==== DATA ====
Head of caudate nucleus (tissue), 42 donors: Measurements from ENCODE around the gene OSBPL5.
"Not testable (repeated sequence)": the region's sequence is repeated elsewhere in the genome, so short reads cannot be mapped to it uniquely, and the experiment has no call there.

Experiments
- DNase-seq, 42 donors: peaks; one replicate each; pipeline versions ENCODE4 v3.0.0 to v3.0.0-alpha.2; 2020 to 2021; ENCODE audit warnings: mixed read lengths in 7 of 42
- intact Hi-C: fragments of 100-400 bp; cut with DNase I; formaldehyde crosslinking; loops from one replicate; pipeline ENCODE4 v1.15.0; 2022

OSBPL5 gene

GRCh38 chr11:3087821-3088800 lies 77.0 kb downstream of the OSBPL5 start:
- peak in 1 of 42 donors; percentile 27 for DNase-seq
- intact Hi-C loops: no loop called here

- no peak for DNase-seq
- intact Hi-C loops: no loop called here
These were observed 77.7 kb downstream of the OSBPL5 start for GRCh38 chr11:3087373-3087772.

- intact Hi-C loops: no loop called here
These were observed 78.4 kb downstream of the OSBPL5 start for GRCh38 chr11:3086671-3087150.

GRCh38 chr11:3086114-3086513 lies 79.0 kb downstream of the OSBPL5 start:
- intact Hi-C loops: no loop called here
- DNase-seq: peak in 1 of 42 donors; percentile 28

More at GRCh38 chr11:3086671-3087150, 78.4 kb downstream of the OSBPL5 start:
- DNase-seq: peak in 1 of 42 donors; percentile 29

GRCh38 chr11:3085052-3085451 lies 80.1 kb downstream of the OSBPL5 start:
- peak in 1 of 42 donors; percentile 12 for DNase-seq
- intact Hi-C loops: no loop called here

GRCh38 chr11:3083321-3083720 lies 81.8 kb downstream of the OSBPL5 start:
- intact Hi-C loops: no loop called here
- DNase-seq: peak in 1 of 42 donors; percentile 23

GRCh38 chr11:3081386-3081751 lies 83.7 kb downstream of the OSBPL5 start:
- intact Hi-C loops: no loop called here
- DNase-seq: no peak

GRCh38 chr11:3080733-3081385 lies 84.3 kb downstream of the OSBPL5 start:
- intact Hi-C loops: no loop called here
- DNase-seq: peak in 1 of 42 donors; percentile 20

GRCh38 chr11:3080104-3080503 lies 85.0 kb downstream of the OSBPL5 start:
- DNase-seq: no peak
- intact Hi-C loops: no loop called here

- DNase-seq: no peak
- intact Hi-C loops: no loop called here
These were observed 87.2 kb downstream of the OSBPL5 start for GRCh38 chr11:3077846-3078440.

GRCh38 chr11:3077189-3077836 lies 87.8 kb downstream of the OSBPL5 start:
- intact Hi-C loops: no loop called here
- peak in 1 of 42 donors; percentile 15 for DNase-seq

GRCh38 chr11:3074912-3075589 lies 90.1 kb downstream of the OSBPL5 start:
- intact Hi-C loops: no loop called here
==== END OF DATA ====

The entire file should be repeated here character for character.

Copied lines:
Head of caudate nucleus (tissue), 42 donors: Measurements from ENCODE around the gene OSBPL5.
"Not testable (repeated sequence)": the region's sequence is repeated elsewhere in the genome, so short reads cannot be mapped to it uniquely, and the experiment has no call there.

Experiments
- DNase-seq, 42 donors: peaks; one replicate each; pipeline versions ENCODE4 v3.0.0 to v3.0.0-alpha.2; 2020 to 2021; ENCODE audit warnings: mixed read lengths in 7 of 42
- intact Hi-C: fragments of 100-400 bp; cut with DNase I; formaldehyde crosslinking; loops from one replicate; pipeline ENCODE4 v1.15.0; 2022

OSBPL5 gene

GRCh38 chr11:3087821-3088800 lies 77.0 kb downstream of the OSBPL5 start:
- peak in 1 of 42 donors; percentile 27 for DNase-seq
- intact Hi-C loops: no loop called here

- no peak for DNase-seq
- intact Hi-C loops: no loop called here
These were observed 77.7 kb downstream of the OSBPL5 start for GRCh38 chr11:3087373-3087772.

- intact Hi-C loops: no loop called here
These were observed 78.4 kb downstream of the OSBPL5 start for GRCh38 chr11:3086671-3087150.

GRCh38 chr11:3086114-3086513 lies 79.0 kb downstream of the OSBPL5 start:
- intact Hi-C loops: no loop called here
- DNase-seq: peak in 1 of 42 donors; percentile 28

More at GRCh38 chr11:3086671-3087150, 78.4 kb downstream of the OSBPL5 start:
- DNase-seq: peak in 1 of 42 donors; percentile 29

GRCh38 chr11:3085052-3085451 lies 80.1 kb downstream of the OSBPL5 start:
- peak in 1 of 42 donors; percentile 12 for DNase-seq
- intact Hi-C loops: no loop called here

GRCh38 chr11:3083321-3083720 lies 81.8 kb downstream of the OSBPL5 start:
- intact Hi-C loops: no loop called here
- DNase-seq: peak in 1 of 42 donors; percentile 23

GRCh38 chr11:3081386-3081751 lies 83.7 kb downstream of the OSBPL5 start:
- intact Hi-C loops: no loop called here
- DNase-seq: no peak

GRCh38 chr11:3080733-3081385 lies 84.3 kb downstream of the OSBPL5 start:
- intact Hi-C loops: no loop called here
- DNase-seq: peak in 1 of 42 donors; percentile 20

GRCh38 chr11:3080104-3080503 lies 85.0 kb downstream of the OSBPL5 start:
- DNase-seq: no peak
- intact Hi-C loops: no loop called here

- DNase-seq: no peak
- intact Hi-C loops: no loop called here
These were observed 87.2 kb downstream of the OSBPL5 start for GRCh38 chr11:3077846-3078440.

GRCh38 chr11:3077189-3077836 lies 87.8 kb downstream of the OSBPL5 start:
- intact Hi-C loops: no loop called here
- peak in 1 of 42 donors; percentile 15 for DNase-seq

GRCh38 chr11:3074912-3075589 lies 90.1 kb downstream of the OSBPL5 start:
- intact Hi-C loops: no loop called here